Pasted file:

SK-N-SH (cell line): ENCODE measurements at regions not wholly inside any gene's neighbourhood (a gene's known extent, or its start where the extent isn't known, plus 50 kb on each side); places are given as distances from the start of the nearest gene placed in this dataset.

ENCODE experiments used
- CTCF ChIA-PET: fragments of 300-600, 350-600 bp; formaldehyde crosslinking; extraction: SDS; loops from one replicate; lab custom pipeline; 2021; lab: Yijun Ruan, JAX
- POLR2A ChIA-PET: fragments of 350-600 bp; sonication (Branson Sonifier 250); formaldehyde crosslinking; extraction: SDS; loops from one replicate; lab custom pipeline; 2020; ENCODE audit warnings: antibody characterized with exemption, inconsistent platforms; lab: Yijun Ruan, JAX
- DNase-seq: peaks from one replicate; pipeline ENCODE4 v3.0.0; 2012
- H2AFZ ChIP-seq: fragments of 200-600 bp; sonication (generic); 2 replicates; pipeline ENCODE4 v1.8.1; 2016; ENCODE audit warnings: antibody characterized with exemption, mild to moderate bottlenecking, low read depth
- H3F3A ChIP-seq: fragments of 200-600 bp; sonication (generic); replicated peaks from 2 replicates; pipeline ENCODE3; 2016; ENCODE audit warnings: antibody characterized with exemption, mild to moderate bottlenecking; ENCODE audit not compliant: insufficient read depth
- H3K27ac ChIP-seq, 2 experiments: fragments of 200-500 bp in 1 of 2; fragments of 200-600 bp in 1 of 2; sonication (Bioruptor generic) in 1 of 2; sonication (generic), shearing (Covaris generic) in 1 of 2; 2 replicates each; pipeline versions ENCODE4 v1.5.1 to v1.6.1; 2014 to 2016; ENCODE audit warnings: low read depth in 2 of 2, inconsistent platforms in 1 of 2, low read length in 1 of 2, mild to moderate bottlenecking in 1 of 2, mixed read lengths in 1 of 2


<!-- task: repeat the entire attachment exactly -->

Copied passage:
SK-N-SH (cell line): ENCODE measurements at regions not wholly inside any gene's neighbourhood (a gene's known extent, or its start where the extent isn't known, plus 50 kb on each side); places are given as distances from the start of the nearest gene placed in this dataset.

ENCODE experiments used
- CTCF ChIA-PET: fragments of 300-600, 350-600 bp; formaldehyde crosslinking; extraction: SDS; loops from one replicate; lab custom pipeline; 2021; lab: Yijun Ruan, JAX
- POLR2A ChIA-PET: fragments of 350-600 bp; sonication (Branson Sonifier 250); formaldehyde crosslinking; extraction: SDS; loops from one replicate; lab custom pipeline; 2020; ENCODE audit warnings: antibody characterized with exemption, inconsistent platforms; lab: Yijun Ruan, JAX
- DNase-seq: peaks from one replicate; pipeline ENCODE4 v3.0.0; 2012
- H2AFZ ChIP-seq: fragments of 200-600 bp; sonication (generic); 2 replicates; pipeline ENCODE4 v1.8.1; 2016; ENCODE audit warnings: antibody characterized with exemption, mild to moderate bottlenecking, low read depth
- H3F3A ChIP-seq: fragments of 200-600 bp; sonication (generic); replicated peaks from 2 replicates; pipeline ENCODE3; 2016; ENCODE audit warnings: antibody characterized with exemption, mild to moderate bottlenecking; ENCODE audit not compliant: insufficient read depth
- H3K27ac ChIP-seq, 2 experiments: fragments of 200-500 bp in 1 of 2; fragments of 200-600 bp in 1 of 2; sonication (Bioruptor generic) in 1 of 2; sonication (generic), shearing (Covaris generic) in 1 of 2; 2 replicates each; pipeline versions ENCODE4 v1.5.1 to v1.6.1; 2014 to 2016; ENCODE audit warnings: low read depth in 2 of 2, inconsistent platforms in 1 of 2, low read length in 1 of 2, mild to moderate bottlenecking in 1 of 2, mixed read lengths in 1 of 2